RSVP shifting gears during Coronavirus outbreak

Special for the Pahrump Valley Times
The Retired Senior Volunteer Program has been serving older and disabled people for over 40 years, helping to ensure that they can maintain as much independence as possible. Robin Hebrock / Pahrump Valley Times
One of the functions of RSVP is to provide a variety of information on dementia and related topics. Although RSVP is limiting its volunteer-client contact at this time, it is still available to give senior and disabled referrals to agencies and resources that they can use. Special for the Pahrump Valley Times
Nye County Sheriff’s Deputy Volunteers provided over 10,000 hours of service in 2019 under RSVP’s Volunteer Station Program to help meet the broader needs of the community.
This photo shows attendees at Friends Day Out in Pahrump. While coronavirus concerns continue, this weekly program has been postponed until further notice. At a time when “social distancing” has become the new norm in an attempt to stem the spread of the new coronavirus, COVID-19, companies and organizations across the country are updating and changing their models in an effort for keeping its operations running until the country returns to its old status quo.
One such organization that is making changes to its operations is the Nevada Rural Counties Senior Volunteer and Retired Program, better known simply as RSVP.
“RSVP has taken proactive measures and necessary precautions to respond to the outbreak of COVID-19 (new coronavirus) and support communities in its 15-county service region, including Carson City,” said a nonprofit organization announcement. profit. “The most vulnerable among us depend on RSVP’s volunteer services. Given the increased risks for those we serve, such as the elderly, veterans, and adults with disabilities, RSVP is limiting the interaction between its volunteers and clients by changing programs to meet the emerging needs of care recipients. ”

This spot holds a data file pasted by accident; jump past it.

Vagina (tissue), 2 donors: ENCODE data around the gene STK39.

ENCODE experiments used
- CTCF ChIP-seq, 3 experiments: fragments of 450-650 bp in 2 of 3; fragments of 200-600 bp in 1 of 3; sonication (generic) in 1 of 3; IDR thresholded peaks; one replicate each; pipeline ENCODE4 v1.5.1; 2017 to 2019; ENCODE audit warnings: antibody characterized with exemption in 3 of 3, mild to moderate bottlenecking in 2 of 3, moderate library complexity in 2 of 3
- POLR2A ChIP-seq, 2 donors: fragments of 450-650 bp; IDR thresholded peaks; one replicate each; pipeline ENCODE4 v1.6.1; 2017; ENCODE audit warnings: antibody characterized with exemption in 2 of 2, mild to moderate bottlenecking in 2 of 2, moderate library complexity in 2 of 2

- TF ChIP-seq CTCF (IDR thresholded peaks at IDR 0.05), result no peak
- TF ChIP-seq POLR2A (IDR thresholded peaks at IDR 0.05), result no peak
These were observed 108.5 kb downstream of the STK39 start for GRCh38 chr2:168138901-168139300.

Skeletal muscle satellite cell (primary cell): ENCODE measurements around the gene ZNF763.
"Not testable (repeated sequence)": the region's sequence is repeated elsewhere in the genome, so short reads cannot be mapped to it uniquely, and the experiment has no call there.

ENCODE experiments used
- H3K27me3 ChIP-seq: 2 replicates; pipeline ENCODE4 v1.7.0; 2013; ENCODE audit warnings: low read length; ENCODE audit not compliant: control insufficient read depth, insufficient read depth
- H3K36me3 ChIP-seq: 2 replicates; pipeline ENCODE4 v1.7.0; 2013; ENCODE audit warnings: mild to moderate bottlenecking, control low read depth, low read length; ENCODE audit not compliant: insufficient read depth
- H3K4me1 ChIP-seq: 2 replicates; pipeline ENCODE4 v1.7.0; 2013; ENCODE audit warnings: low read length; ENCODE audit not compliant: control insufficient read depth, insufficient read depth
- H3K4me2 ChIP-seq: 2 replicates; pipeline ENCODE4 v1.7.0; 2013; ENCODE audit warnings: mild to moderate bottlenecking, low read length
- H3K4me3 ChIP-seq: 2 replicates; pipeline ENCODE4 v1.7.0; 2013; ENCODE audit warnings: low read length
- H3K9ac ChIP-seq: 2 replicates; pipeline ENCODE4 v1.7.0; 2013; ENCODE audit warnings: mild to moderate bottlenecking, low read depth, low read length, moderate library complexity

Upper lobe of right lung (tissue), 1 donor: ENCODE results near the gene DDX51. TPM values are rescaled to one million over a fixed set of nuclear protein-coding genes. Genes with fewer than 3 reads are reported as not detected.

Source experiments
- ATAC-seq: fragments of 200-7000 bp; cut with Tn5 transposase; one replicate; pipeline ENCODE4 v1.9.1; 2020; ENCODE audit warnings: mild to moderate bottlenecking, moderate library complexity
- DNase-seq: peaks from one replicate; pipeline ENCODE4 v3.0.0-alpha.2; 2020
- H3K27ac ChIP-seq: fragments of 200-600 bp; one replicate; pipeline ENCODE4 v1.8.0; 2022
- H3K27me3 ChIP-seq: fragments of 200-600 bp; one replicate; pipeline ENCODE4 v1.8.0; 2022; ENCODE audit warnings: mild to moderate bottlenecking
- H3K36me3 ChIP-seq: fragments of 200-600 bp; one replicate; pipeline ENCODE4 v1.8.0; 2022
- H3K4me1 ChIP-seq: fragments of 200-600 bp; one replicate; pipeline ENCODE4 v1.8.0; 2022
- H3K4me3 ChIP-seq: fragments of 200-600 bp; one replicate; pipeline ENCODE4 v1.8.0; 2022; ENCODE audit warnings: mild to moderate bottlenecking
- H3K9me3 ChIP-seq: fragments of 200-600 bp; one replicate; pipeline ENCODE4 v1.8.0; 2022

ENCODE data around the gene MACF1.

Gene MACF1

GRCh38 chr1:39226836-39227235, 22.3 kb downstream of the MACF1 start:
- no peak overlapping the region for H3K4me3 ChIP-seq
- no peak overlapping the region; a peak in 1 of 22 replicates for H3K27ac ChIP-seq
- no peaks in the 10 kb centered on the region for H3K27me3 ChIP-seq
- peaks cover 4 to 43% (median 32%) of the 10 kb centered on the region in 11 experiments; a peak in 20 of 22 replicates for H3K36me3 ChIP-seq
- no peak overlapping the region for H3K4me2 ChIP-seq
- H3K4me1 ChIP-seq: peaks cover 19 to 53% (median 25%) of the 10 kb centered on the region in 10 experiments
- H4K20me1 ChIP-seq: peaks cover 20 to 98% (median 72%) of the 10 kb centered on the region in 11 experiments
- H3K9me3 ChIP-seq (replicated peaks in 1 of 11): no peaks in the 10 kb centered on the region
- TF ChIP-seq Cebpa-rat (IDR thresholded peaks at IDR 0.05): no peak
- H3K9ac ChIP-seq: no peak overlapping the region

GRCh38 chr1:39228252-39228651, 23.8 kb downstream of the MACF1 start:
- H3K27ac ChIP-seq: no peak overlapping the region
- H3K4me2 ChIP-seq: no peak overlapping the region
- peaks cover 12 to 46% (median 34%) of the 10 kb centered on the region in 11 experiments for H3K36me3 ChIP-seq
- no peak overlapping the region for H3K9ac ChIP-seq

That means RSVP volunteers are now concentrating on providing the services they can while maintaining reduced contact between volunteers and clients.
With the “panic purchase” and increased risk of exposure associated with large-group purchases of concern to many seniors, RSVP staff and volunteers are delivering groceries and medications to their customers, eliminating the need to enter a store to obtain the necessary supplies. In addition, RSVP Executive Director and CEO Susan Haas said RSVP is partnering with the Ron Wood Family Resource Center and the Carson City Office of the Nevada Department of Education to assist with the distribution of emergency food to their elderly and disabled clients.
For many, the forced isolation and the incredible amount of uncertainty caused by the coronavirus is also creating an increase in anxiety. Here, too, RSVP strives to help its customers by implementing a system for telephone security controls. Volunteers and staff are also providing referrals to other agencies, as appropriate.
The RSVP transportation program is where most of the changes occur. Rather than offering transportation for a variety of reasons, RSVP is reducing this part of its program to essential medical visits only. This includes chemotherapy, radiation, dialysis, and other life-saving treatments.
The organization’s announcement noted that volunteers are not allowed to drive clients who express cold or flu symptoms and those who work in the housewives program will continue to clean for their older clients unless they have such symptoms.
“Our volunteers are working hard to keep our clients and their families safe and as healthy as possible during this crisis as they continue to help when and where they can,” RSVP Field Representative Tonya Brum, who directs RSVP operations at Nye County, he told the Pahrump Valley Times. “We are looking forward to the time when our lives will return to normal. In keeping with our concern for our community, RSVP has suspended Friends Day Out and Art 4 Seniors until the crisis has passed. If you have any questions about the services provided by RSVP, call me Monday through Friday from 10 a.m. at 2 p.m. at 702-845-4748 “.
Haas added that she and RSVP are asking everyone to take the precautions recommended by CDC and local health officials, noting that this is only a temporary period and that
things will improve. “Together we are strong. RSVP staff and volunteers continue to serve their community. Working together we will weather this storm; and we know this will happen, too,” said Haas.
One of RSVP’s central goals is to help older and disabled people avoid the need for nursing facilities or long-term care, empowering them to remain in their own homes and maintain their independence. With nursing homes as an apparent hotbed for the spread of the coronavirus, keeping clients out of such institutions is a mission that will surely strike a chord in the hearts of many at this time.
Anyone with a desire to step up and lend a hand to the RSVP nonprofit can do so by donating to the cause. RSVP may be changing its focus right now, but its overall goal remains the same, and each donation made will ensure that RSVP comes out of the coronavirus strong and ready to return to business as normal.
For more information or to make a donation to RSVP, please contact Brum at the phone number above or email
Contact journalist Robin Hebrock at

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